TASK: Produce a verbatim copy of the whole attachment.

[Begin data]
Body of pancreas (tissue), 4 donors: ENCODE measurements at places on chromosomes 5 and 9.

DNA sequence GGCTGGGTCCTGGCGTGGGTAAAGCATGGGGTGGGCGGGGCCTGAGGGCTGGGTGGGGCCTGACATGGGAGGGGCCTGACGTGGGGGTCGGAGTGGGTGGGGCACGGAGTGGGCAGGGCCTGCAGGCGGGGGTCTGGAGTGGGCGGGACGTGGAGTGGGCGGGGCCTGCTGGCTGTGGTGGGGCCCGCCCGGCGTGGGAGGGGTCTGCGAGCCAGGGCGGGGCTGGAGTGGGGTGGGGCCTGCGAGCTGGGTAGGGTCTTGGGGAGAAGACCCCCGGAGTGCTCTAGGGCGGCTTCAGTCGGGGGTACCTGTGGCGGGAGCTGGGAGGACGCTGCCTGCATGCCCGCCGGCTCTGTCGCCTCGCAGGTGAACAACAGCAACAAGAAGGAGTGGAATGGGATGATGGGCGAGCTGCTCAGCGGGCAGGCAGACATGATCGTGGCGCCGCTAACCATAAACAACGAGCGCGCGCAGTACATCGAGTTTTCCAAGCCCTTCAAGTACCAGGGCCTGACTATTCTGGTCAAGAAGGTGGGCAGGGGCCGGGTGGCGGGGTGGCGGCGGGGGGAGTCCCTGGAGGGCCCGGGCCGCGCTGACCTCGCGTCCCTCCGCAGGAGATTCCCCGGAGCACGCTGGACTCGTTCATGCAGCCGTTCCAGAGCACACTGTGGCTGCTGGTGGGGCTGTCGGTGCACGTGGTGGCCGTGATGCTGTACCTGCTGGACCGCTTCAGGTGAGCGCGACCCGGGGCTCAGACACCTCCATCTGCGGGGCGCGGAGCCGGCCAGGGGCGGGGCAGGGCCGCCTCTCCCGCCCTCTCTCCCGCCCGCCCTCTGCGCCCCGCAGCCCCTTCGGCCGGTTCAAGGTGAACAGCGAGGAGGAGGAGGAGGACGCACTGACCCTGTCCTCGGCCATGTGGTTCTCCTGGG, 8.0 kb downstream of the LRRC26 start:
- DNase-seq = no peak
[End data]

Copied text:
Body of pancreas (tissue), 4 donors: ENCODE measurements at places on chromosomes 5 and 9.

DNA sequence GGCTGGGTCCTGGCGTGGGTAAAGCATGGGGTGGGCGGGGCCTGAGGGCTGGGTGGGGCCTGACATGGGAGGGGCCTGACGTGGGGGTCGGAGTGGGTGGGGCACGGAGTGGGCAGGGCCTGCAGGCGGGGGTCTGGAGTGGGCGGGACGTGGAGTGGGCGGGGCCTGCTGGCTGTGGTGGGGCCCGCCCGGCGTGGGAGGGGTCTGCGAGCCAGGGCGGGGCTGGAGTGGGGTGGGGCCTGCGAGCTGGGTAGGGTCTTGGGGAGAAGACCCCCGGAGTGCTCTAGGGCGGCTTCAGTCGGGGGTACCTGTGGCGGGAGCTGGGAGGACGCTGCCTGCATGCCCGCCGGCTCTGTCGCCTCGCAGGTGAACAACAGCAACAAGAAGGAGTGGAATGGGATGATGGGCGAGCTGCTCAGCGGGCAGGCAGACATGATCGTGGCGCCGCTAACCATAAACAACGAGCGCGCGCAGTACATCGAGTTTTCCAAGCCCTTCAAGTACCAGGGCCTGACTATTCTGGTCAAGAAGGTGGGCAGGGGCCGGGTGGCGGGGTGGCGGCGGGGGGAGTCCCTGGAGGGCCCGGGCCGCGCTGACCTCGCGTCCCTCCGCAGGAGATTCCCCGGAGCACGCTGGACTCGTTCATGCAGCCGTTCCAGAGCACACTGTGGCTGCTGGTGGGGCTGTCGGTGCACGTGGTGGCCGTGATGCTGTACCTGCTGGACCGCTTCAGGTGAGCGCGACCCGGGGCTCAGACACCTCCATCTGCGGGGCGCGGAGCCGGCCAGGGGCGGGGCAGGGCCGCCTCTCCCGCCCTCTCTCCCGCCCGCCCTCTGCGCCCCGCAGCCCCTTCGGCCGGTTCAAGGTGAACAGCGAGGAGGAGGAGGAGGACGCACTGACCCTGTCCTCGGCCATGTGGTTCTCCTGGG, 8.0 kb downstream of the LRRC26 start:
- DNase-seq = no peak